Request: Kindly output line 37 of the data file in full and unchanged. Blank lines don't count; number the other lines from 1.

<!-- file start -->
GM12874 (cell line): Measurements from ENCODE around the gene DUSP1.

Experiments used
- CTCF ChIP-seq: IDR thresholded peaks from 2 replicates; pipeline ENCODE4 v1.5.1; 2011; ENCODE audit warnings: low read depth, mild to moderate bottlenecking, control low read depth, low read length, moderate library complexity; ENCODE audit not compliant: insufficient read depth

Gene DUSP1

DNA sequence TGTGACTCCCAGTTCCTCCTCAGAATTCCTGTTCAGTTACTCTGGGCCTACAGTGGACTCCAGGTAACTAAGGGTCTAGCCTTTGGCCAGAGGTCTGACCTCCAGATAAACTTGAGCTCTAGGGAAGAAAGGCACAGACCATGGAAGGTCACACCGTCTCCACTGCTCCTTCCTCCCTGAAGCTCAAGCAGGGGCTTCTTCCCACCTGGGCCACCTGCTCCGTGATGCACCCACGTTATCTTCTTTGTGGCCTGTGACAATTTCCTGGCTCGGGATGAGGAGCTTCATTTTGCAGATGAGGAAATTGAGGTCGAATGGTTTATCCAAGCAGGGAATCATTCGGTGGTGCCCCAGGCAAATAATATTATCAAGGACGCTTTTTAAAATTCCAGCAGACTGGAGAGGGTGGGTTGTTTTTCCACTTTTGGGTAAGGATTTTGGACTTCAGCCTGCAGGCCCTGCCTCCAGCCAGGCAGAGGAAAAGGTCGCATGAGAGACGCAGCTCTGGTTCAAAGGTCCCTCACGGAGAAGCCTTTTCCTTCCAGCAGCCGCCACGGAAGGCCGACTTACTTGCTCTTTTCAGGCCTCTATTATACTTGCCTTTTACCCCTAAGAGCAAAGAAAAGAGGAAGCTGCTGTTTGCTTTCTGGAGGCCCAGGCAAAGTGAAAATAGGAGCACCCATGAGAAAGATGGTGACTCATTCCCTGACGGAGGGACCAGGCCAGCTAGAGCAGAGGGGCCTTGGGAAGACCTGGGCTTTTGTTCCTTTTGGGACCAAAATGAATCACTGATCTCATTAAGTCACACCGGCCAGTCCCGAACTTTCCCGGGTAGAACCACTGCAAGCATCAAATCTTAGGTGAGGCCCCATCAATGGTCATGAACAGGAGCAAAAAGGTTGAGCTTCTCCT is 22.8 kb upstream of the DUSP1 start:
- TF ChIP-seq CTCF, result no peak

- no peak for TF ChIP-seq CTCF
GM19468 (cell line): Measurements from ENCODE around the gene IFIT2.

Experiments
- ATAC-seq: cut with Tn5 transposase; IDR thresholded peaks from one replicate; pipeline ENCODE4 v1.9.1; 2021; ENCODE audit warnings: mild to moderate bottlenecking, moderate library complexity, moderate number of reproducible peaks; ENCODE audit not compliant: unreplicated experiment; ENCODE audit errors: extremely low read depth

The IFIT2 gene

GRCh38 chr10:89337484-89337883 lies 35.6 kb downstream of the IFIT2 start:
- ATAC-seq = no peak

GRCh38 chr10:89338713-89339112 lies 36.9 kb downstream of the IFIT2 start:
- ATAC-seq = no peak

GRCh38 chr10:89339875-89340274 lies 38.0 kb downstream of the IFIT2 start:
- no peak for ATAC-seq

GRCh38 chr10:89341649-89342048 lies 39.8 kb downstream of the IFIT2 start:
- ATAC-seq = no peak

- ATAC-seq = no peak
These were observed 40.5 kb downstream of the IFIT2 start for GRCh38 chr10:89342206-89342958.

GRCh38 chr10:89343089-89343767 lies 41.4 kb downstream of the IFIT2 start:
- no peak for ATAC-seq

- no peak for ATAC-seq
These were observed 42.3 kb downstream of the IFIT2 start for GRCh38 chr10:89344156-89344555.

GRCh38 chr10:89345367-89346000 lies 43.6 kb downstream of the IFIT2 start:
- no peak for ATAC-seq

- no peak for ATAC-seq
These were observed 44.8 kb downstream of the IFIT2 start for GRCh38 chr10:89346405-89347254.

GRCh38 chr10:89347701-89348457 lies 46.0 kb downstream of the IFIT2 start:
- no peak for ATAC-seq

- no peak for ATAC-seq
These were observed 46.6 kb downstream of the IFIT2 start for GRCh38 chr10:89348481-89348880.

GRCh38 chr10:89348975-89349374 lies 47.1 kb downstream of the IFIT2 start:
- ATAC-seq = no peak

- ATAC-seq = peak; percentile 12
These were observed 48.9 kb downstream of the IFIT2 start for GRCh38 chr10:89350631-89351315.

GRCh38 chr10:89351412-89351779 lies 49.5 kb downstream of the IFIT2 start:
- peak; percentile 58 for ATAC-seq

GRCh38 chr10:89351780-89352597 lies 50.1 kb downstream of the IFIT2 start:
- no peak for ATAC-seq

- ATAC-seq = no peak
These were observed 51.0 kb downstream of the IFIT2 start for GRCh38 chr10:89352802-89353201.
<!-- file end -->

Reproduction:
These were observed 48.9 kb downstream of the IFIT2 start for GRCh38 chr10:89350631-89351315.